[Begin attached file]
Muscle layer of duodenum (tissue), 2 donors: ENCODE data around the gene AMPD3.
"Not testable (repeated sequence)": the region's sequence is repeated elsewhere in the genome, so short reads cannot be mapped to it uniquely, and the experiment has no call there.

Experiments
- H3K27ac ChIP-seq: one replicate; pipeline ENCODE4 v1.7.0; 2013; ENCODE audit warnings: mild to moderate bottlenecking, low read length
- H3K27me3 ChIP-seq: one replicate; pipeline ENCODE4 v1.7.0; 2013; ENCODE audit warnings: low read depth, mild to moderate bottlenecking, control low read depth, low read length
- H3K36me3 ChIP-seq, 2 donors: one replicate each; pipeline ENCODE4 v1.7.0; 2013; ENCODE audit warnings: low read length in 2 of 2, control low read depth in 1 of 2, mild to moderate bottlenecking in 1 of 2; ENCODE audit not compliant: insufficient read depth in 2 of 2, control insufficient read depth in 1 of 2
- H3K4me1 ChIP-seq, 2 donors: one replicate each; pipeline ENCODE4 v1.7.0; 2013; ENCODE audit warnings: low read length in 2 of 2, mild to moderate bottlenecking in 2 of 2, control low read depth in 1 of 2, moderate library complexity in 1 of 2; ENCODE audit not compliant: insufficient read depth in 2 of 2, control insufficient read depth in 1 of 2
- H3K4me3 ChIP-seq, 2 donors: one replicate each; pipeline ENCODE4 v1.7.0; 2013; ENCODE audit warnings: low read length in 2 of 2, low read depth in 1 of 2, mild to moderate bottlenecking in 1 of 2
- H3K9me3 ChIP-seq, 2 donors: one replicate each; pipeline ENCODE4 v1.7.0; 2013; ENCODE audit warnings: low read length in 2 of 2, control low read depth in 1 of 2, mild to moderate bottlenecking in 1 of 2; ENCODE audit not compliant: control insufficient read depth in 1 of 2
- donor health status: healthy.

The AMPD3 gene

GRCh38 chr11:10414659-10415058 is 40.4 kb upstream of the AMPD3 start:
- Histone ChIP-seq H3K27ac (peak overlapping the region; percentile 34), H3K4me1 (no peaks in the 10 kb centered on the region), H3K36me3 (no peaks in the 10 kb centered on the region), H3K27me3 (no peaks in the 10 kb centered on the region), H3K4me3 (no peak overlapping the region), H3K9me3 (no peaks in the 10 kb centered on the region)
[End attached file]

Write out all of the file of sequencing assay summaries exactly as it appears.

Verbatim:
Muscle layer of duodenum (tissue), 2 donors: ENCODE data around the gene AMPD3.
"Not testable (repeated sequence)": the region's sequence is repeated elsewhere in the genome, so short reads cannot be mapped to it uniquely, and the experiment has no call there.

Experiments
- H3K27ac ChIP-seq: one replicate; pipeline ENCODE4 v1.7.0; 2013; ENCODE audit warnings: mild to moderate bottlenecking, low read length
- H3K27me3 ChIP-seq: one replicate; pipeline ENCODE4 v1.7.0; 2013; ENCODE audit warnings: low read depth, mild to moderate bottlenecking, control low read depth, low read length
- H3K36me3 ChIP-seq, 2 donors: one replicate each; pipeline ENCODE4 v1.7.0; 2013; ENCODE audit warnings: low read length in 2 of 2, control low read depth in 1 of 2, mild to moderate bottlenecking in 1 of 2; ENCODE audit not compliant: insufficient read depth in 2 of 2, control insufficient read depth in 1 of 2
- H3K4me1 ChIP-seq, 2 donors: one replicate each; pipeline ENCODE4 v1.7.0; 2013; ENCODE audit warnings: low read length in 2 of 2, mild to moderate bottlenecking in 2 of 2, control low read depth in 1 of 2, moderate library complexity in 1 of 2; ENCODE audit not compliant: insufficient read depth in 2 of 2, control insufficient read depth in 1 of 2
- H3K4me3 ChIP-seq, 2 donors: one replicate each; pipeline ENCODE4 v1.7.0; 2013; ENCODE audit warnings: low read length in 2 of 2, low read depth in 1 of 2, mild to moderate bottlenecking in 1 of 2
- H3K9me3 ChIP-seq, 2 donors: one replicate each; pipeline ENCODE4 v1.7.0; 2013; ENCODE audit warnings: low read length in 2 of 2, control low read depth in 1 of 2, mild to moderate bottlenecking in 1 of 2; ENCODE audit not compliant: control insufficient read depth in 1 of 2
- donor health status: healthy.

The AMPD3 gene

GRCh38 chr11:10414659-10415058 is 40.4 kb upstream of the AMPD3 start:
- Histone ChIP-seq H3K27ac (peak overlapping the region; percentile 34), H3K4me1 (no peaks in the 10 kb centered on the region), H3K36me3 (no peaks in the 10 kb centered on the region), H3K27me3 (no peaks in the 10 kb centered on the region), H3K4me3 (no peak overlapping the region), H3K9me3 (no peaks in the 10 kb centered on the region)